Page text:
So, pretty quickly I started to modify or elevate my elevator speech a little bit where now I go to these things and I just put it in layman’s terms. I say, “We specialize in psychological testing and evaluation. People come to us with a pretty specific question about what their brain is up to and how they might get help with that. So we help parents learn about what their kid is really good at and what they might need support in. And then we give them really concrete recommendations for moving forward.”

I also will say something like, “We use a variety of tests to look at brain functioning, like IQ and academic skills and memory and learning. We put that information together to create a diagnostic picture and create recommendations for people to take with them to help at home or in school or anywhere else they might need it.”

So I have expanded my elevator speech a little bit just to include all those different pieces that I think are pretty important so that people, again, don’t just do the nod and the oh, okay, cool and go to the next person, but they might then say, oh, so do you do IEP meetings? Do you work with adults with cognitive decline? Do you diagnose ADHD or autism? And I get more specific questions and people are a lot more curious.

The second part of that networking piece or the building relationship piece is really thinking about where your clients are spending time. So, people, as mental health professionals are always like, where do I market? I don’t know what to do. With testing, I think we, there are a lot of places where you can consider clients depending on what kind of testing you do.This is just a [00:14:00] list I came up with of where potential testing clients spend time.

Court- So people with custody evaluations or forensic needs. Schools- that’s pretty straightforward- kids who need psychoeducational evaluations or mental health evaluations for the school setting. Physician’s offices, PCPs, hospitals, neurologists, all these folks are seeing individuals and families who need testing. Psychiatrists, other therapists, and psychologists. In Colorado at least and I think other places as well, the department of human services. So, social security evaluations or child evaluations for trauma, things like that, and adoption agencies.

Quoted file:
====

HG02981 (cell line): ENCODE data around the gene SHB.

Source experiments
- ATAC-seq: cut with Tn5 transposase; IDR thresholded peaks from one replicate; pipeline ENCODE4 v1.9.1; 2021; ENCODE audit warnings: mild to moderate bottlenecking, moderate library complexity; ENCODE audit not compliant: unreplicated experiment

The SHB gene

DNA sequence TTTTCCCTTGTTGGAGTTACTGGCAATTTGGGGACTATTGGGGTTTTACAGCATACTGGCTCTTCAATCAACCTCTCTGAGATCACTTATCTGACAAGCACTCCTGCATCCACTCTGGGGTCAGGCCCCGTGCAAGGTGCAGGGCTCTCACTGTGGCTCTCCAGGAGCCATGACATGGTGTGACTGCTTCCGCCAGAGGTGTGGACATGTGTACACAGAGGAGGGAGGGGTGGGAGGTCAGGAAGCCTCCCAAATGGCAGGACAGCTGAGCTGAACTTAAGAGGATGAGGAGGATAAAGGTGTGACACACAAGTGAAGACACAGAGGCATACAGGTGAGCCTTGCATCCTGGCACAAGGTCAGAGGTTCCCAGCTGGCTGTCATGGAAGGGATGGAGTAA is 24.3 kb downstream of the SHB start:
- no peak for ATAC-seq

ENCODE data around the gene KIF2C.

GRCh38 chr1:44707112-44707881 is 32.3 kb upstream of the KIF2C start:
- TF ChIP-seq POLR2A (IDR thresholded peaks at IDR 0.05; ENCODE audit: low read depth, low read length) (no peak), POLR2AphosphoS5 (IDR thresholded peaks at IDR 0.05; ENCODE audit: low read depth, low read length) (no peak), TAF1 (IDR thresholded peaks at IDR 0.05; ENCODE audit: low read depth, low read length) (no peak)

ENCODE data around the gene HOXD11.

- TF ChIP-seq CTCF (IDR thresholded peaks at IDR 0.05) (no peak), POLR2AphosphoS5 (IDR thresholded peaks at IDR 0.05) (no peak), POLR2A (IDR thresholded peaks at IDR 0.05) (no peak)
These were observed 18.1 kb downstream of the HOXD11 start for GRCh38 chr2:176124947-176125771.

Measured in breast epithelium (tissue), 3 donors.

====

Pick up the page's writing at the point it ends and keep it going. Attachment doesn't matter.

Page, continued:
So these are all places that potential clients will be spending time and relatedly where your referral sources are. Let’s take them in order. With the courts, I would ask the question, do you know any attorneys? You can hopefully get in touch with your business attorney if you had an attorney set up your paperwork, which you probably should do. So ask your business attorney, who in town works with divorce, custody, neglect, guardianship, and conservatorships, all of those aspects would lend themselves well to psychological testing referrals.

At schools, well, if you have kids, no matter what age, I would definitely be connecting with your kids’ teachers, staff at school, and their school counselors. In my experience, at least, it comes up pretty naturally in the conversation where you don’t even have to sell yourself necessarily. You can just talk about it like, I’m a psychologist and I work with a lot of kids and I specialize in this type of evaluation and people are just [00:16:00] curious to know about that. 

Aside from that, do you know any school counselors? Did you go to school with any school psychologists? Do you know any administrators? Do you know any teachers? A lot of schools do mental health education days. In fact, we have one of these coming up just in two weeks here in Fort Collins where the school sets aside a certain amount of time for teachers or students to engage in mental health education and they’ll bring in psychologists or mental health professionals to talk. So, I would definitely look around for those and consider giving a talk just on psychoeducational assessment- how that can benefit the teacher, how that can benefit parents, and really give them some education around how it could be helpful.

Let me see. I talked about the department of human services if you know any staff there, adoption agencies- certainly if you run in those circles for whatever reason, getting in touch with those folks, they often require evaluations for adoptive families.

And then we can talk about the provider connections. When I say provider connections, well, let’s start with physicians. There’s a lot of info out there about how to get into physician offices. I took a little bit of an unorthodox approach, I don’t know, maybe it was actually very Orthodox, who knows, but instead of doing what most people do, which is calling the physician’s office, sending a flyer, following up, talking to the referral coordinator, that whole formal process, I was in there with my then 2 year old and noticed that right there in the office, in the exam room, they have a few folders and one of those folders said mental health referrals.

So, while the doctor was talking with us, I just asked, hey, what’s going on with those mental health [00:18:00] referrals? Who do you have on the list? She was very kind and she let me take a look at it and I said, looks like y’all don’t necessarily have anyone for psychological evaluations. Is there any opportunity to talk with you about that really quick? And again, very kind, hopefully, it was not taking away from my kiddo’s medical care by any means, but she let me talk for about 30 seconds just about what we do and how we work with kids. And that was a great referral source. Now I’m on their list and have been for many years now and get a lot of referrals.